Heston said Wyler was not reluctant to change his mind about an approach to a scene or character, resulting in frequently conflicting direction. He also noted in his diary: "I doubt [Wyler] likes actors very much. He doesn't empathize with themthey irritate him on the set. He gets very impatient, but invariably they come off well. The only answer I have is that his taste is impeccable and every actor knows it." Heston made a big blunder early on by composing a lengthy "Selznick-type memo" outlining his ideas about his character in the first scene with Messala. He later noted that it took him considerable time to get back in Wyler's good graces after doing that and may have had something to do with the rough time the director gave him during production. He also wrote that Wyler once told him he wished he (Wyler) could be a nice guy on the set but that "you can't make a good picture that way."
Heston noted favorably that Wyler, who had no experience with such a large-scale movie, was "no more awed by a $10-million-plus production than he is by a $3-million one."
Fry remained on the set throughout the production of Ben-Hur ("to the profit of the picture and the eventual chagrin of Vidal," Heston wrote), making script changes where necessary. And changes were still needed in the tone of the dialogue to avoid what Wyler thought would sound like everyday American vernacular rather than the classic literary tone he wanted. For instance, when Cathy O'Donnell, as Judah's sister Tirzah, uttered the line "Dinner is ready," Martha Scott, as mother Miriam, remarked, "That sounds like Andy Hardy."
Wyler decided he wanted blue-eyed Stephen Boyd to have a contrasting look to the equally blue-eyed Heston. So he was fitted with dark-colored contact lenses. Over the course of shooting, they began to hurt him terribly, forcing a rescheduling of scenes so he could rest his eyes.
One of the problems Wyler and director of photography Robert Surtees encountered was composing shots for the wide-screen process. They had to figure out how to avoid empty screen space, wanting neither to film two actors in a vast screen void nor fill the frame with pointless, distracting elements.
Lighting scenes for the camera that had to be used for the larger format (then called Metro 65, later known as the Panavision process) also proved complicated. Light couldn't be brought in too close to the action since the camera was very sensitive to it, so scaffolding had to be built to place the lights farther away. Nevertheless, the combination of "blazing sun, blazing reflectors, equally blazing 10-K spots," according to Heston, made acting very difficult.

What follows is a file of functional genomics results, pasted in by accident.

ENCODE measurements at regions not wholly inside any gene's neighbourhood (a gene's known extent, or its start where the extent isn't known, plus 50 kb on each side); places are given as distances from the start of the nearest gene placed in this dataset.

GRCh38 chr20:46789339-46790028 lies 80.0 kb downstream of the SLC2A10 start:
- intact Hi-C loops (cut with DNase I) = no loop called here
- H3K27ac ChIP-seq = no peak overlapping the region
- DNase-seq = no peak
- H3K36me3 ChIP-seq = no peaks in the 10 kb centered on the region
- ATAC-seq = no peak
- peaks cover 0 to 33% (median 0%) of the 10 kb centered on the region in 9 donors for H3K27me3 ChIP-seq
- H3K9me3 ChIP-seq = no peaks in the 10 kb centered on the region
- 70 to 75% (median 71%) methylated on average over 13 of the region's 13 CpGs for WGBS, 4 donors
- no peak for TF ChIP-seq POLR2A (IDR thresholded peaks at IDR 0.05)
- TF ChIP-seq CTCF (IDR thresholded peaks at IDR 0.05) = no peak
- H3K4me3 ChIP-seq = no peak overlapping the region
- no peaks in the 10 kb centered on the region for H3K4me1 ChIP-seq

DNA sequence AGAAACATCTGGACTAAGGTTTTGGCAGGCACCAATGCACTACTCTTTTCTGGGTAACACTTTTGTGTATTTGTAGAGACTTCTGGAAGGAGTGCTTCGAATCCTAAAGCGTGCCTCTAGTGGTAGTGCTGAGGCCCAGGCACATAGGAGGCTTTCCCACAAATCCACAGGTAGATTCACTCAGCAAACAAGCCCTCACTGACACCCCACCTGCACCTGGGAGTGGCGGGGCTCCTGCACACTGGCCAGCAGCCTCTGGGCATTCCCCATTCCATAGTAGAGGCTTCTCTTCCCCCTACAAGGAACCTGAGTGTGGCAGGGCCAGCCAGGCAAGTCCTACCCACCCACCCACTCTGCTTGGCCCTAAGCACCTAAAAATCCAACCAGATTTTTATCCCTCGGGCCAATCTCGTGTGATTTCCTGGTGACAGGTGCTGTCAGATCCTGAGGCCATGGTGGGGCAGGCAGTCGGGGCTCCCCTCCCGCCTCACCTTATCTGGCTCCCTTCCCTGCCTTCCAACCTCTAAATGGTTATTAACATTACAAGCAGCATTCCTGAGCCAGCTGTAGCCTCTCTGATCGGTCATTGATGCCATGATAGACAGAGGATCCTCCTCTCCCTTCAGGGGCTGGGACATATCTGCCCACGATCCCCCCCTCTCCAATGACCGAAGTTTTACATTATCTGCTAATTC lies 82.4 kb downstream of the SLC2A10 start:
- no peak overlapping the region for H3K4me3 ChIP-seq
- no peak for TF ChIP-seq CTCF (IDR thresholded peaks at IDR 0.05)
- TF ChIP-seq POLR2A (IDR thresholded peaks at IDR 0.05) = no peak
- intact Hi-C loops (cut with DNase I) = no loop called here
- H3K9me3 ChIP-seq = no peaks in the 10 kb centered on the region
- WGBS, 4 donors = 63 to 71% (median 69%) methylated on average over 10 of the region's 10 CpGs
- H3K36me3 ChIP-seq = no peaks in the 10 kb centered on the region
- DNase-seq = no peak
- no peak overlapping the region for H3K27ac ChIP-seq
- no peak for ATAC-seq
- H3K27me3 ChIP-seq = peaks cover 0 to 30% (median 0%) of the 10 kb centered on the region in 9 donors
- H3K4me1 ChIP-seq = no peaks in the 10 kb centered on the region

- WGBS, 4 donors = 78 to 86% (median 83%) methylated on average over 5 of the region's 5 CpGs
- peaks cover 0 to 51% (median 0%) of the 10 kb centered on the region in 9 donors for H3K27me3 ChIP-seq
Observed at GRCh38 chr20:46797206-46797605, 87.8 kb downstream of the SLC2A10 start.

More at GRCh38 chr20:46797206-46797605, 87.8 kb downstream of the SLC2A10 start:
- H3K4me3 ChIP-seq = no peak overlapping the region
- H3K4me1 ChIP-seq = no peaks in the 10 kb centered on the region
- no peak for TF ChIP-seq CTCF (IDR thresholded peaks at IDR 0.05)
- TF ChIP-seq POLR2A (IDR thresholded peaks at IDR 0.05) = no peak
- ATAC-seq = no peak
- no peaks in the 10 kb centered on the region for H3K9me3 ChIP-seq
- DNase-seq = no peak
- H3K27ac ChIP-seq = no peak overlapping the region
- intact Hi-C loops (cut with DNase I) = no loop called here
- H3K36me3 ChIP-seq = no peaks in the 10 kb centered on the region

The 65mm cameras were also extremely heavy; it took four men with steel bars to move them, so Wyler ended up using a crane most of the time.
By summer, costs had already ballooned to $10 million, nearly 50% higher than the original budget. Joseph Vogel, president of Loew's, MGM's parent company, came over from New York to say that there was growing concern among the board and stockholders over the picture. He asked Wyler if there was anything he could do to help; the director politely answered "No, thank you," and continued shooting. Vogel left for a five-week European business trip. When he returned to the set, Wyler had returned to pick up the scene he had been shooting on Vogel's last day before his trip, now improved by some new wording from Fry. The nervous company boss wondered if they had been filming the same scene the entire time.
The pace and scope of the production, combined with miserable summer heat, began taking a toll on everyone, although it was never so bad that, as MGM publicity claimed, a 20-bed hospital staffed with two doctors and two nurses was on hand. Veteran General Manager Henry Henigson was forced to take a vacation on Capri, but he returned after four days, too involved with the production to stay away.
The most tragic casualty of the production, however, was 54-year-old producer Sam Zimbalist, who collapsed and died of a heart attack 40 minutes after leaving the set complaining of chest pains.
Less than two weeks after Zimbalist's death, word reached the set that 44-year-old Tyrone Power had suffered a fatal heart attack on location in Spain while filming a dueling scene for the biblical epic Solomon and Sheba (1959). The news shook 35-year-old Heston, who opted to carry Cathy O'Donnell's 90-pound stand-in during a scene they shot that day, rather than the actress herself. (Power was replaced in his movie by Yul Brynner.)
It was estimated that 500 journalists visited the Ben-Hur set during production.
The last shot of the epic movie was filmed on January 7, 1959. It was of Ben-Hur watching Christ's body being taken down from the cross.
By the end of photography, approximately a million and a quarter feet of the expensive 65mm Eastmancolor film had been exposed, and processed at a cost of roughly $1 per foot.
After shooting, the studio ordered the dismantling of all the sets (at a cost of $150,000), partially to sell off whatever could be salvaged and partly to prevent Italian epic producers from using the same materials.
Vogel asked Wyler to stay on through post-production to supervise the cutting, scoring, and release of Ben-Hur, and offered him an additional $100,000.
Oscar®-winning composer Miklós Rózsa (Spellbound, 1945, A Double Life, 1947) labored to create a 110-minute score (excluding the overture), using such devices as fourths, fifths, and inversions to create an archaic, heroic atmosphere, and weaving folk motifs and marches into the narrative.
Wyler's wife said that as soon as photography was done and he and his cast left Rome, he started getting migraines, which lasted until Ben-Hur opened in November 1959.
by Rob Nixon